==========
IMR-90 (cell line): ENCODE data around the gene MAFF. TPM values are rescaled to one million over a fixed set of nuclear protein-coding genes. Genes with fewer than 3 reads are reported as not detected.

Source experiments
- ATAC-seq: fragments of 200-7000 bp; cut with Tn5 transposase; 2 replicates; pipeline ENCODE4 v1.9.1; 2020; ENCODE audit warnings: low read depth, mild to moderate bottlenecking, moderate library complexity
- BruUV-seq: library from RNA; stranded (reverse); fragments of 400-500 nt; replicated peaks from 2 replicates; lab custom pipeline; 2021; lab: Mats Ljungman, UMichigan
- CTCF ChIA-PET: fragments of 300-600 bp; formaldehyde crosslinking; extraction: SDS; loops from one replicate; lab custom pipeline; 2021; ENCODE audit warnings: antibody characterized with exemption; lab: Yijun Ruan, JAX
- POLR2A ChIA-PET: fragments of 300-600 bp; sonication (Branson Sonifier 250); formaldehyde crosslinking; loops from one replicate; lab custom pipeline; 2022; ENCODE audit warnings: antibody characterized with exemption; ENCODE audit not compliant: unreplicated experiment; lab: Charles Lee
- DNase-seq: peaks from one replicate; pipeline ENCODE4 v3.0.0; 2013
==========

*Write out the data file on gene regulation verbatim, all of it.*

IMR-90 (cell line): ENCODE data around the gene MAFF. TPM values are rescaled to one million over a fixed set of nuclear protein-coding genes. Genes with fewer than 3 reads are reported as not detected.

Source experiments
- ATAC-seq: fragments of 200-7000 bp; cut with Tn5 transposase; 2 replicates; pipeline ENCODE4 v1.9.1; 2020; ENCODE audit warnings: low read depth, mild to moderate bottlenecking, moderate library complexity
- BruUV-seq: library from RNA; stranded (reverse); fragments of 400-500 nt; replicated peaks from 2 replicates; lab custom pipeline; 2021; lab: Mats Ljungman, UMichigan
- CTCF ChIA-PET: fragments of 300-600 bp; formaldehyde crosslinking; extraction: SDS; loops from one replicate; lab custom pipeline; 2021; ENCODE audit warnings: antibody characterized with exemption; lab: Yijun Ruan, JAX
- POLR2A ChIA-PET: fragments of 300-600 bp; sonication (Branson Sonifier 250); formaldehyde crosslinking; loops from one replicate; lab custom pipeline; 2022; ENCODE audit warnings: antibody characterized with exemption; ENCODE audit not compliant: unreplicated experiment; lab: Charles Lee
- DNase-seq: peaks from one replicate; pipeline ENCODE4 v3.0.0; 2013